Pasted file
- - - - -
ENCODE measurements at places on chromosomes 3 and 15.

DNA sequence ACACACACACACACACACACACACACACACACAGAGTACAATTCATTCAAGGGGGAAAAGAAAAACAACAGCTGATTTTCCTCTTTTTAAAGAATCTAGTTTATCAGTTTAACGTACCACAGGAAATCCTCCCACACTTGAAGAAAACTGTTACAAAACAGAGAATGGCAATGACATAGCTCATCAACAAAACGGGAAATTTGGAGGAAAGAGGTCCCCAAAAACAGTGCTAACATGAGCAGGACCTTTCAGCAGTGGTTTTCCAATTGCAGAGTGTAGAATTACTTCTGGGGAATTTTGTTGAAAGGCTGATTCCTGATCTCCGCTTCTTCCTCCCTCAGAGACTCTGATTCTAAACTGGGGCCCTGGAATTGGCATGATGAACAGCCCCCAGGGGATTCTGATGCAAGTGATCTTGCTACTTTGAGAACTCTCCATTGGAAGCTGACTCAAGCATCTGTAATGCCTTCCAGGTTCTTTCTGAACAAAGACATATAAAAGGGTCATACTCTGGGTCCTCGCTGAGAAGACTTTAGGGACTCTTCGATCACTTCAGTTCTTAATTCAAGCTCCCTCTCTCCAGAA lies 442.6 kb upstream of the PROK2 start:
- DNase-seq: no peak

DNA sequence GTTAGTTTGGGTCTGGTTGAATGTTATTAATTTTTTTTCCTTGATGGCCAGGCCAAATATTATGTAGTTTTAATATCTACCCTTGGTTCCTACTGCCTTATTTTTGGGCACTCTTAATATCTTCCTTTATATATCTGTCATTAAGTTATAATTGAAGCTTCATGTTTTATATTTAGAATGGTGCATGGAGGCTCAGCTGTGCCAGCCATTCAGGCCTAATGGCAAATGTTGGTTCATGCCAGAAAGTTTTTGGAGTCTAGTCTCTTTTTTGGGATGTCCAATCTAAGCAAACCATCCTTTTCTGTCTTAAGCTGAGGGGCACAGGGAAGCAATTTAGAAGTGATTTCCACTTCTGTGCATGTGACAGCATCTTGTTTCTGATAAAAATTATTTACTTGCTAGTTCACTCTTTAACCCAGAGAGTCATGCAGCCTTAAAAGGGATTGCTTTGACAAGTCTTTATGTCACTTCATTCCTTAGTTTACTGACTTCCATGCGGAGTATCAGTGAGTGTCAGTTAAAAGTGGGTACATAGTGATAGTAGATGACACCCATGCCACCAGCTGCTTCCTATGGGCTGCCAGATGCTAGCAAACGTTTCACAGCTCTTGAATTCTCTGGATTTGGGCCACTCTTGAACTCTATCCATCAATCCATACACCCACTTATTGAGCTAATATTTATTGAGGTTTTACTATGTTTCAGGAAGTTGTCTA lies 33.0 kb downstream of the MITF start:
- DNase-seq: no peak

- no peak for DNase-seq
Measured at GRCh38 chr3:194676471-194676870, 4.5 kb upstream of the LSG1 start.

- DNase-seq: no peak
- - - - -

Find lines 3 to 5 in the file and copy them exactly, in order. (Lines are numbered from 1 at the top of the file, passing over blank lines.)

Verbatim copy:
- DNase-seq: no peak

DNA sequence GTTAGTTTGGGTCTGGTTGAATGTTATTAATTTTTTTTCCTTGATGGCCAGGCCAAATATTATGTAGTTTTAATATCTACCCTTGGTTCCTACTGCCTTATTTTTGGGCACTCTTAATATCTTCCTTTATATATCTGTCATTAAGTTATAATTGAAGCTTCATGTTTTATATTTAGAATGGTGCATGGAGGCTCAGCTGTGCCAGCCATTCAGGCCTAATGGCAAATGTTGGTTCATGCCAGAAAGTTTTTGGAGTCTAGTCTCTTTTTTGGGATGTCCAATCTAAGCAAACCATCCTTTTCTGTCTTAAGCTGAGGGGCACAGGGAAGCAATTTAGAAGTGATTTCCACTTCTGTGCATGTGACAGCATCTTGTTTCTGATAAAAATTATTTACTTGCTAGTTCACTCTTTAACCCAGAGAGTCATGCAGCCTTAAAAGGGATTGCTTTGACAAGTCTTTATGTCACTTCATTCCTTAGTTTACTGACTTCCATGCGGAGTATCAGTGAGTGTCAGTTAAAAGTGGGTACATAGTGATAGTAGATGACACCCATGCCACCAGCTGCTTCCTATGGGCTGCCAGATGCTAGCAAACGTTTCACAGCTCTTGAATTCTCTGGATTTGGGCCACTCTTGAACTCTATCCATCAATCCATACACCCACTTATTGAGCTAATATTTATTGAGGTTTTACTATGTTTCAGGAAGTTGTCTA lies 33.0 kb downstream of the MITF start:
- DNase-seq: no peak